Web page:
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By Marisa Belger
From Green Goes Simple

The jars came first. Instead of sending my growing collection of empty glass receptacles to their usual fate at the bottom of the recycle bin, I did something unexpected -- something wild. I peeled off their labels and plopped them in the dishwasher.

I wanted to see just what would happen if I gave these jars another chance. Full disclosure: I was motivated not only by the thought of transforming trash into something new, something useful, even something cool, but also by the fact that jars were clogging up my kitchen. You see, we're a jar-centric family, tearing through what I'm starting to believe is an abnormal amount of pickles, mustard (the spicy French and yellow varieties), sauces of both apple and tomato, and jams and jellies.

Bright and sparkling, fresh from a wash, empty jars were exactly what I was missing. Without their labels and sticky contents, these vessels found instant new homes as beverage glasses (drinking jars are big on rustic charm), loose-change receptacles, pen holders, and -- my all-time favorite -- vases. Nobody can resist a mason jar filled with daisies. Nobody.

Not a fan of pickles? No problem. Jars aren't the only way to reuse that which you'd otherwise throw out. Paper towel tubes, shoe boxes and detergent bottles are all contenders for a useful second act.

Paper Towel Tubes
Pulling the last paper towel from the roll used to signal the end of something, but now it's the start of something new. Paper towel tubes in their natural state are the ultimate building blocks for art projects -- they provide hours of rainy day entertainment with kids -- and they serve practical purposes too. Try these ideas:

* Glue on a pair of paper wings or a tail, then draw on a face for an instant cardboard-tube animal.

* Attach two tubes and decorate with paint and stickers for a pair of homemade binoculars.

* Turned upright and outfitted with orange and yellow paper flames, paper towel tubes make fantastic fire-free candlesticks. Decorate them in orange and black for Halloween, or choose a Christmas or Hanukkah theme.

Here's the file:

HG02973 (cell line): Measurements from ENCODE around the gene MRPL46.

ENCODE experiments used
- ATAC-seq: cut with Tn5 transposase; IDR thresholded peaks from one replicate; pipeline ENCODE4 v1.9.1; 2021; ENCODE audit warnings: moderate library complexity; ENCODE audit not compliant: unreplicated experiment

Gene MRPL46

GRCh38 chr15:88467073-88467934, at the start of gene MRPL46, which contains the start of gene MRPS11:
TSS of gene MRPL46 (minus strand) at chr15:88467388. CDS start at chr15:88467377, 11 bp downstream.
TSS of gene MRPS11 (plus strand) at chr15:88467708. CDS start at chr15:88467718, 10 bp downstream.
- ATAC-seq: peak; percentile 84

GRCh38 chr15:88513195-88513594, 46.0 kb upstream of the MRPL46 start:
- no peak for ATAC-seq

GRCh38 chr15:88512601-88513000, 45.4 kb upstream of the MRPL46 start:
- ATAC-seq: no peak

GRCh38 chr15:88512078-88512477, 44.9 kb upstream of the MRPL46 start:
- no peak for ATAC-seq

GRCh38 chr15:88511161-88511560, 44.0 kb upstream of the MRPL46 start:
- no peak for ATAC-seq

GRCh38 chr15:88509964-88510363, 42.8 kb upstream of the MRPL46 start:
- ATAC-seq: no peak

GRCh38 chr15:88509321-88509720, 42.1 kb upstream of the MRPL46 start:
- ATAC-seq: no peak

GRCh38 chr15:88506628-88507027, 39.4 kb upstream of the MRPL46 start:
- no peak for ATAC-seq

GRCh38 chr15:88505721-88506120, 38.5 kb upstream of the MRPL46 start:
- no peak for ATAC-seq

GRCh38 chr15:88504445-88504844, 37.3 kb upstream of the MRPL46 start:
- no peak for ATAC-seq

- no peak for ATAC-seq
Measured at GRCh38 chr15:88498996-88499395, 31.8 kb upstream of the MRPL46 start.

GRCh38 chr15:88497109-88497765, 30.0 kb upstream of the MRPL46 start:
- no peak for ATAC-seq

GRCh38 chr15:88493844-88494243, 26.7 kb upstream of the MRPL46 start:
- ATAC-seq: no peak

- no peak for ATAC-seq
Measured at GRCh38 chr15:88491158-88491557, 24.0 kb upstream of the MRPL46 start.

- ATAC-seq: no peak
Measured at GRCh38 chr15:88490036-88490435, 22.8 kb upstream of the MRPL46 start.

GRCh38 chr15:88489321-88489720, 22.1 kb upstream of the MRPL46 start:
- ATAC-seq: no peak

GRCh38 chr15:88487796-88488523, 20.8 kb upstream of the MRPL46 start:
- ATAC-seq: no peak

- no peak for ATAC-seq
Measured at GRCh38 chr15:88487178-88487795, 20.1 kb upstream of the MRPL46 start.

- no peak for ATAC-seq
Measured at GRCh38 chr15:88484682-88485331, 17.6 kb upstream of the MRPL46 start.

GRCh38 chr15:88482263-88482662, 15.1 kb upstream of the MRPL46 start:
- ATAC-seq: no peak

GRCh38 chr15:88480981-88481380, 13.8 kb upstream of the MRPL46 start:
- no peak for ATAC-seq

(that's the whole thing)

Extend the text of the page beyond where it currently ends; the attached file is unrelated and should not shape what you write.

* Adults can put paper towel tubes to good use by employing them to prop up droopy windows or to hold silverware and sharp knives when camping or picnicking.

Detergent/Fabric Softener Bottles
Empty, clean detergent and fabric softener bottles can be transformed into hand-held shovels or scoops (simply use a utility knife to cut off the bottom off the bottle). Adults and kids can use these in the garden and at the beach. Bonus: remove the cap and you have a funnel!

Shoe Boxes
Yes, shoe boxes are ideal for household organizing (think: recipe cards, old love letters, office items, sewing supplies, Legos, electric cords and much more). But they're even more versatile than that. Moving? Shoe boxes are ideal for packing smaller, loose items like tchotchkes, silverware, medicine bottles and the like. Gifting? Cover them with decorative paper, and you've got a homemade (and let's admit it -- more meaningful!) present package.

Marisa Belger's work has appeared in Travel + Leisure Family, Natural Health, Prevention and TODAYShow.com, where she wrote a column about eco-friendly living. She was an editor at Lime.com and collaborated with author Josh Dorfman on his bestselling books, The Lazy Environmentalist and The Lazy Environmentalist on a Budget.

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